Wheeler Peak, just west of the Utah/Nevada border, is the second highest peak in the state of Nevada. The slightly higher Boundary Peak sits just within the stateline from California. At 13,063 feet, Wheeler is an obvious objective for anyone in the area, as it's just a four hour drive from Salt Lake City. The peak is about a 3,100 foot gain on trail in about four miles. I've been to the peak twice. The peak is also home to the only glacier in the Great Basin, as well as bristlecone pines.
Allen and I first attempted Wheeler in September of 1997, driving from Salt Lake to Ely, then attempting Wheeler the next day. By the time we got to the trailhead in Great Basin National Park, it was evident by the clouds ripping over the summit that there was a stiff wind. I've since learned that wind like this is quite normal on this high desert peak.
We followed the well-marked trail in the lower basin, encountering a large group of deer along the way. A small lake adds to the scenery. We ascended to the ridgeline at a little over 11,000 feet, and here the wind increased dramatically. We followed the ridge up a few hundred feet more, but in the strong wind progress was nearly impossible, as was breathing walking directly into the wind. We turned back and settled for a standard tourist hike of Lehman Caves, which was admittedly quite interesting and worth doing in it's own right.
Determined to reach this fairly easy peak we returned in October of 1998 to try again. This time, we left Salt Lake at about 2:00am, Allen just getting off a work shift. We drove to Delta, and then through the desolate desert, complete with rabbits constantly running across the road in the night. We were both fighting to stay awake and arrived at the trailhead around 6:00am. We tried to sleep or rest in the car for a while, but that was futile, it was just not comfortable. Around 8am we hit the trail.
The peak had been dusted with snow from an earlier storm, and the colors had been changing making the lower part of the hike quite photogenic, even if in one part the trail takes you completely away from the mountain. While the sun was out and it was a crystal clear day, it was cold (about 30 degrees). As we approached the ridge we stopped for a breakfast snack and rest. I found laying on the trail more comfortable than being in the car and opted for a quick nap. We continued to the ridge where the wind picked up making the windchill around zero. We put on the gloves and ski masks and continued up the trail. The cold was horrible, and we were grateful for the rock shelters built as they gave us places to warm up along the way.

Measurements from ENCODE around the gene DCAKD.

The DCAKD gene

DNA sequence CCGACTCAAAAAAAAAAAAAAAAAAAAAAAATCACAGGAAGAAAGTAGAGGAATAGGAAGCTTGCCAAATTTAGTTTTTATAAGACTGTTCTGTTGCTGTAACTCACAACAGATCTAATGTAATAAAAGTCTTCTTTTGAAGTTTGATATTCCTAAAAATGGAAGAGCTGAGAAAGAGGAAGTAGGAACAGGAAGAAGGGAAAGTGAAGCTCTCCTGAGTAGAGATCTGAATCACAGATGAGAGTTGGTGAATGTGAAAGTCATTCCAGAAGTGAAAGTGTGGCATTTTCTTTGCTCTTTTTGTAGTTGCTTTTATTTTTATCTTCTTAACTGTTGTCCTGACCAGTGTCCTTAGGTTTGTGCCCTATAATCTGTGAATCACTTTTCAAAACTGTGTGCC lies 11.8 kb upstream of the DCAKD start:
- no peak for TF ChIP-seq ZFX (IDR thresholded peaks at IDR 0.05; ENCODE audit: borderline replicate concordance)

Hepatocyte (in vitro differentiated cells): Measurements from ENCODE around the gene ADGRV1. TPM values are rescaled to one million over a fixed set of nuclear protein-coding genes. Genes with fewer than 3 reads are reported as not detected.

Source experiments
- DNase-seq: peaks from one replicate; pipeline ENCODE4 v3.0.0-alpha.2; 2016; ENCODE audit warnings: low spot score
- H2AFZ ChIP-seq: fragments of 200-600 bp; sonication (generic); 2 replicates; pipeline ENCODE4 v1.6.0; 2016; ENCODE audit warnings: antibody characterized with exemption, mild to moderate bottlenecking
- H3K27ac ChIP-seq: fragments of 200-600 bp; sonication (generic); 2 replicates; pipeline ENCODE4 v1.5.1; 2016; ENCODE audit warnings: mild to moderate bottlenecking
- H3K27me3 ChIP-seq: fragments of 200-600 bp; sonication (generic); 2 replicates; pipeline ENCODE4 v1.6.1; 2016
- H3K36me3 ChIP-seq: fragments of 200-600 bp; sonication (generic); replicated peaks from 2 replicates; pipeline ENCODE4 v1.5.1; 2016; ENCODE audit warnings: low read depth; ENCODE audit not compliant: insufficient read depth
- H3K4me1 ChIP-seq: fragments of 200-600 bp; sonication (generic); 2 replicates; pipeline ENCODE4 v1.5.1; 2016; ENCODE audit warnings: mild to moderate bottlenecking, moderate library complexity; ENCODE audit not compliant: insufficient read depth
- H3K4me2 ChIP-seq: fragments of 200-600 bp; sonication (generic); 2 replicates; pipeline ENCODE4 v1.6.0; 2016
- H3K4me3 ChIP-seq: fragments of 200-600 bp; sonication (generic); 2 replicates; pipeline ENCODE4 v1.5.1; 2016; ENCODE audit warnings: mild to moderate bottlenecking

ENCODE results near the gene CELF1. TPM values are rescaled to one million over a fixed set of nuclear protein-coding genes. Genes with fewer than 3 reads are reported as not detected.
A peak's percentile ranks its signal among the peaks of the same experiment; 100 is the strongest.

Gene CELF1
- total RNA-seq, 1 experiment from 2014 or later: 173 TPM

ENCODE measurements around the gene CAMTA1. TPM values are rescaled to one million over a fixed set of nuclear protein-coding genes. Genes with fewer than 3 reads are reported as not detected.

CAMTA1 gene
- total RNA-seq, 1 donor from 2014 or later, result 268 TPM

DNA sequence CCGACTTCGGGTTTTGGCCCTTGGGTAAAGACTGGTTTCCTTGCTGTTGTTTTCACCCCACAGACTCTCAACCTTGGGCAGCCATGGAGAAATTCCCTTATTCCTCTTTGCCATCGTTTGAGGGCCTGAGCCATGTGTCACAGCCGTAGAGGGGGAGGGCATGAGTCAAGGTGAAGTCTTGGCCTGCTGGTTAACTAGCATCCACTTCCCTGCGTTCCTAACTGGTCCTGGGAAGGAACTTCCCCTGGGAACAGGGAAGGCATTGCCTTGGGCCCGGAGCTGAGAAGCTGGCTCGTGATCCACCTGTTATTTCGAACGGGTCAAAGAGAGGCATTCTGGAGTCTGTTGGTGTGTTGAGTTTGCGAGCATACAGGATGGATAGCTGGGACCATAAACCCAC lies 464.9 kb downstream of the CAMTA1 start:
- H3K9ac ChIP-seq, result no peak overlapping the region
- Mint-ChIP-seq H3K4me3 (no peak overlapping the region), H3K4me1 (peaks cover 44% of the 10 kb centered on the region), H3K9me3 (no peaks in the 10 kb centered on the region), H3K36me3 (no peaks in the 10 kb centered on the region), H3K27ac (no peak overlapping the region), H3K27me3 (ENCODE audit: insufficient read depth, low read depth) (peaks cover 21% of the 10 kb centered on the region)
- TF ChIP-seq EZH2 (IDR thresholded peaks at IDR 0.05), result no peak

The trail deteriorates into mostly rocks above 12,000 feet, but finding the way is easy as the peak is so obvious. As we were getting higher the snow started to mix in with the rocks, making some spots tricky. We continued up and up, finally arriving on the well-sheltered summit. Another group of hikers was also climbing the peak in this cold day, also from Utah. We stayed on top for a while, enjoying the views and warming up again. We began the trip down the tricky upper slopes, being careful not to slip in the snow and fall on the rocks. Once we got below the ridge the temperature felt like it warmed up immediately, and the rest of the hike out was a breeze.
The drive home was long, and by the time we got back to Salt Lake around 8pm we were both exhausted from the hiking and lack of sleep, but after missing the first time we had the peak climbed now. Wheeler is surely one of the easiest high peaks around, and not too far out of the way for Salt Lake residents.